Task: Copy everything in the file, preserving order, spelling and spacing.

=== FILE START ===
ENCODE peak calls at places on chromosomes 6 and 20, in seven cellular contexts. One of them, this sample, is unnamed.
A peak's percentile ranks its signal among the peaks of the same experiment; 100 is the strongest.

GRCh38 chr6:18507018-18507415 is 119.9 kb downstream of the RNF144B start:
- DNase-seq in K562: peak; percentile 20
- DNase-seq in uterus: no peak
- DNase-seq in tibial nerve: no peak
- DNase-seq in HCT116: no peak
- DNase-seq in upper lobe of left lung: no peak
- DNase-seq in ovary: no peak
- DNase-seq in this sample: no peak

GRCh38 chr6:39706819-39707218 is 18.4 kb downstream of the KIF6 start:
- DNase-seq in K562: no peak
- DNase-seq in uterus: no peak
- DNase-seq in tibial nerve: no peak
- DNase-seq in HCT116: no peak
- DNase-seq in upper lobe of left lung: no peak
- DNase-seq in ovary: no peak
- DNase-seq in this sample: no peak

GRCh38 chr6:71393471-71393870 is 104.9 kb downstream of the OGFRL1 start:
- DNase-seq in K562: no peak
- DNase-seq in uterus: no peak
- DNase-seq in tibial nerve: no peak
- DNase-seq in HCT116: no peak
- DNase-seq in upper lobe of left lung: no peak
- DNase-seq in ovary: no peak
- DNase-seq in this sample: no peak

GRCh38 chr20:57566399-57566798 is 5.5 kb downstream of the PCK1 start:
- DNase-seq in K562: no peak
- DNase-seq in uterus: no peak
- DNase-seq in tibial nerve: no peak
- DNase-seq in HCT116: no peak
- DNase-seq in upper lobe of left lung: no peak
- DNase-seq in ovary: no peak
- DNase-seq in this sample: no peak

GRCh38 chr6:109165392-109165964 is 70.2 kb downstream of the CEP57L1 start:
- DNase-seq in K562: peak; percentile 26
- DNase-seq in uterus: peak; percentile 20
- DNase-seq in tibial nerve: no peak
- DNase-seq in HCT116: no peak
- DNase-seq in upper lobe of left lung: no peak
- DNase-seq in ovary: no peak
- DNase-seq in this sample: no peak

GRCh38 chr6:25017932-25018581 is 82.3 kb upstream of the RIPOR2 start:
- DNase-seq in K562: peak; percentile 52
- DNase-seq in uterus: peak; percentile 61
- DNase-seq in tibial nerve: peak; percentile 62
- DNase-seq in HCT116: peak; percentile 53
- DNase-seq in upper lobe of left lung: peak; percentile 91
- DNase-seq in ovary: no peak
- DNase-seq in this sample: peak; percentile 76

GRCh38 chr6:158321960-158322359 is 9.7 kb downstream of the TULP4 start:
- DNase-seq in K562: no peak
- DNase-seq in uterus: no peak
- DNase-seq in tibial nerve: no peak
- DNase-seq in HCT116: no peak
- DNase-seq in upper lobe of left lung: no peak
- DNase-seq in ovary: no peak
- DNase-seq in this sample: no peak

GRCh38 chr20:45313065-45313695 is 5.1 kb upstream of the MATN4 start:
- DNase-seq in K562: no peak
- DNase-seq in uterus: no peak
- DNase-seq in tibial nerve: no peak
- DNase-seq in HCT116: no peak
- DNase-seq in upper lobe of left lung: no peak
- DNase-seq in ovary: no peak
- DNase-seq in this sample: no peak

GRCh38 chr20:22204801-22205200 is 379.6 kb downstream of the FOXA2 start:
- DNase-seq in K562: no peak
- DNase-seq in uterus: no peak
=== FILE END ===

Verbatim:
ENCODE peak calls at places on chromosomes 6 and 20, in seven cellular contexts. One of them, this sample, is unnamed.
A peak's percentile ranks its signal among the peaks of the same experiment; 100 is the strongest.

GRCh38 chr6:18507018-18507415 is 119.9 kb downstream of the RNF144B start:
- DNase-seq in K562: peak; percentile 20
- DNase-seq in uterus: no peak
- DNase-seq in tibial nerve: no peak
- DNase-seq in HCT116: no peak
- DNase-seq in upper lobe of left lung: no peak
- DNase-seq in ovary: no peak
- DNase-seq in this sample: no peak

GRCh38 chr6:39706819-39707218 is 18.4 kb downstream of the KIF6 start:
- DNase-seq in K562: no peak
- DNase-seq in uterus: no peak
- DNase-seq in tibial nerve: no peak
- DNase-seq in HCT116: no peak
- DNase-seq in upper lobe of left lung: no peak
- DNase-seq in ovary: no peak
- DNase-seq in this sample: no peak

GRCh38 chr6:71393471-71393870 is 104.9 kb downstream of the OGFRL1 start:
- DNase-seq in K562: no peak
- DNase-seq in uterus: no peak
- DNase-seq in tibial nerve: no peak
- DNase-seq in HCT116: no peak
- DNase-seq in upper lobe of left lung: no peak
- DNase-seq in ovary: no peak
- DNase-seq in this sample: no peak

GRCh38 chr20:57566399-57566798 is 5.5 kb downstream of the PCK1 start:
- DNase-seq in K562: no peak
- DNase-seq in uterus: no peak
- DNase-seq in tibial nerve: no peak
- DNase-seq in HCT116: no peak
- DNase-seq in upper lobe of left lung: no peak
- DNase-seq in ovary: no peak
- DNase-seq in this sample: no peak

GRCh38 chr6:109165392-109165964 is 70.2 kb downstream of the CEP57L1 start:
- DNase-seq in K562: peak; percentile 26
- DNase-seq in uterus: peak; percentile 20
- DNase-seq in tibial nerve: no peak
- DNase-seq in HCT116: no peak
- DNase-seq in upper lobe of left lung: no peak
- DNase-seq in ovary: no peak
- DNase-seq in this sample: no peak

GRCh38 chr6:25017932-25018581 is 82.3 kb upstream of the RIPOR2 start:
- DNase-seq in K562: peak; percentile 52
- DNase-seq in uterus: peak; percentile 61
- DNase-seq in tibial nerve: peak; percentile 62
- DNase-seq in HCT116: peak; percentile 53
- DNase-seq in upper lobe of left lung: peak; percentile 91
- DNase-seq in ovary: no peak
- DNase-seq in this sample: peak; percentile 76

GRCh38 chr6:158321960-158322359 is 9.7 kb downstream of the TULP4 start:
- DNase-seq in K562: no peak
- DNase-seq in uterus: no peak
- DNase-seq in tibial nerve: no peak
- DNase-seq in HCT116: no peak
- DNase-seq in upper lobe of left lung: no peak
- DNase-seq in ovary: no peak
- DNase-seq in this sample: no peak

GRCh38 chr20:45313065-45313695 is 5.1 kb upstream of the MATN4 start:
- DNase-seq in K562: no peak
- DNase-seq in uterus: no peak
- DNase-seq in tibial nerve: no peak
- DNase-seq in HCT116: no peak
- DNase-seq in upper lobe of left lung: no peak
- DNase-seq in ovary: no peak
- DNase-seq in this sample: no peak

GRCh38 chr20:22204801-22205200 is 379.6 kb downstream of the FOXA2 start:
- DNase-seq in K562: no peak
- DNase-seq in uterus: no peak